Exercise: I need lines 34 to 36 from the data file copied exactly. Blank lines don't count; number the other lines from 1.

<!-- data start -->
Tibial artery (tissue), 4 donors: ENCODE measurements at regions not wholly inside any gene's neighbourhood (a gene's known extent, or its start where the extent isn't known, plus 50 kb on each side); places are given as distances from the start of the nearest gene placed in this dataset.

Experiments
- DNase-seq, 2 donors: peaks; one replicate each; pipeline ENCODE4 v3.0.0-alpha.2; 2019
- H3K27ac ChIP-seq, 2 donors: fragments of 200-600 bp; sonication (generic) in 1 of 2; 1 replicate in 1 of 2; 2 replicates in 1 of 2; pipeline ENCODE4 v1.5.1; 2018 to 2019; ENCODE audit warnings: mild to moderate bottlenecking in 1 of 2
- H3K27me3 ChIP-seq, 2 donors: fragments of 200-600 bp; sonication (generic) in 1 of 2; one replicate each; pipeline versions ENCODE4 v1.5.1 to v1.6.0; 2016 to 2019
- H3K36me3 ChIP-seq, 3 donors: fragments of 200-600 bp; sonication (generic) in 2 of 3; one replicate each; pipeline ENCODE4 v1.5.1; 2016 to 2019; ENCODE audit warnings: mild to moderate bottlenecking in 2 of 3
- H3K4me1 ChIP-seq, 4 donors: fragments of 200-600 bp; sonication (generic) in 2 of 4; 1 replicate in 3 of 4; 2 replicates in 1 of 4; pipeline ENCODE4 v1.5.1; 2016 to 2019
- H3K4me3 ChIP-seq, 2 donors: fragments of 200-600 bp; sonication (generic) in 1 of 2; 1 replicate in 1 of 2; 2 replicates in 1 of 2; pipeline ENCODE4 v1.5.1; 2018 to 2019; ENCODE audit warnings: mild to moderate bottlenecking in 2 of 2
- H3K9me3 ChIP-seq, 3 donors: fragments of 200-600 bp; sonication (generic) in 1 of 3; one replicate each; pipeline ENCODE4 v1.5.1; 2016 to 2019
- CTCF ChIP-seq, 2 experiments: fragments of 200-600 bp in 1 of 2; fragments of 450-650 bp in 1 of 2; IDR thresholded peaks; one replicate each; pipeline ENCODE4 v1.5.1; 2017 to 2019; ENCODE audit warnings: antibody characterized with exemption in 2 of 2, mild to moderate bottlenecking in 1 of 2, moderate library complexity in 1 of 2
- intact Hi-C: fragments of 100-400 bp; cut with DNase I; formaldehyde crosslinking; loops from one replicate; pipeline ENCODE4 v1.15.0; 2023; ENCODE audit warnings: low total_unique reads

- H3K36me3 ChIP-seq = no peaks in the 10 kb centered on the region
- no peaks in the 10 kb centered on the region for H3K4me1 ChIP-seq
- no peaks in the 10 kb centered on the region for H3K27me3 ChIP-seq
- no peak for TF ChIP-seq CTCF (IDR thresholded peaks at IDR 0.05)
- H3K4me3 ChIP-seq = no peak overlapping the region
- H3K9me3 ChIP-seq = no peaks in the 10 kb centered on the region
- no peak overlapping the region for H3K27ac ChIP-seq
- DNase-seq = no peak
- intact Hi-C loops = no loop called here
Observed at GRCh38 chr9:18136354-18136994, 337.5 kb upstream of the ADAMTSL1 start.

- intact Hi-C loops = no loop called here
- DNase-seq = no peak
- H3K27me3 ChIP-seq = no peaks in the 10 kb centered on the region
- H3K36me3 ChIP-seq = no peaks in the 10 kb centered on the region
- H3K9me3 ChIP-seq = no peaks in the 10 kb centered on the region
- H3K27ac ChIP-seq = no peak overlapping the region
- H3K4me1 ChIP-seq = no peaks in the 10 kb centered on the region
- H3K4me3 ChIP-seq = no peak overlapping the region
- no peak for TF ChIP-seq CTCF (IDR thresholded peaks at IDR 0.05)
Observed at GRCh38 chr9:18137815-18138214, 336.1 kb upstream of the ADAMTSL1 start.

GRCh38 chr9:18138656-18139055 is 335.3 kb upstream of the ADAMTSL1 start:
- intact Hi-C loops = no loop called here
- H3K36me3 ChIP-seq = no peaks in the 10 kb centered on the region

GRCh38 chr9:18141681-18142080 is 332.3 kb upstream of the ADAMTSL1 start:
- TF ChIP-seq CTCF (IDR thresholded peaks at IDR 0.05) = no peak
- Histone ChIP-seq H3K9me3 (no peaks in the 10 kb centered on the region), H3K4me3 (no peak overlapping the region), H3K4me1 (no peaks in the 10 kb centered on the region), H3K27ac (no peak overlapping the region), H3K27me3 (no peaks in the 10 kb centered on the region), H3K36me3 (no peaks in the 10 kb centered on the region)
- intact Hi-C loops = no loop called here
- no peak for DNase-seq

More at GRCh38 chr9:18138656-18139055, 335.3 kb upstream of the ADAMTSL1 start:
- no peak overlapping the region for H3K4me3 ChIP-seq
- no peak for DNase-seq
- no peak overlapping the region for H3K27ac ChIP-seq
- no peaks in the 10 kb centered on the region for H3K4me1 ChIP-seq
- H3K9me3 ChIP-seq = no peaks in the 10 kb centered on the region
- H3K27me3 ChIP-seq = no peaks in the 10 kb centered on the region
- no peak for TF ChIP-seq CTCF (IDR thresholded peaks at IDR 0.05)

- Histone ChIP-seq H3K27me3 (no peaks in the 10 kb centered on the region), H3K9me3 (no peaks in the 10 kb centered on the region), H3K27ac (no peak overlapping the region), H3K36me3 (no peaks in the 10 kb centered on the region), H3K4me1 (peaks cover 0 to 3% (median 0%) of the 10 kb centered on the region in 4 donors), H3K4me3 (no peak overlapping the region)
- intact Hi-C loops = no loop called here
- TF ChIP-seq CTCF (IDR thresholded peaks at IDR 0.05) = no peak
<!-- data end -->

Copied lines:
- H3K36me3 ChIP-seq = no peaks in the 10 kb centered on the region

GRCh38 chr9:18141681-18142080 is 332.3 kb upstream of the ADAMTSL1 start:
- TF ChIP-seq CTCF (IDR thresholded peaks at IDR 0.05) = no peak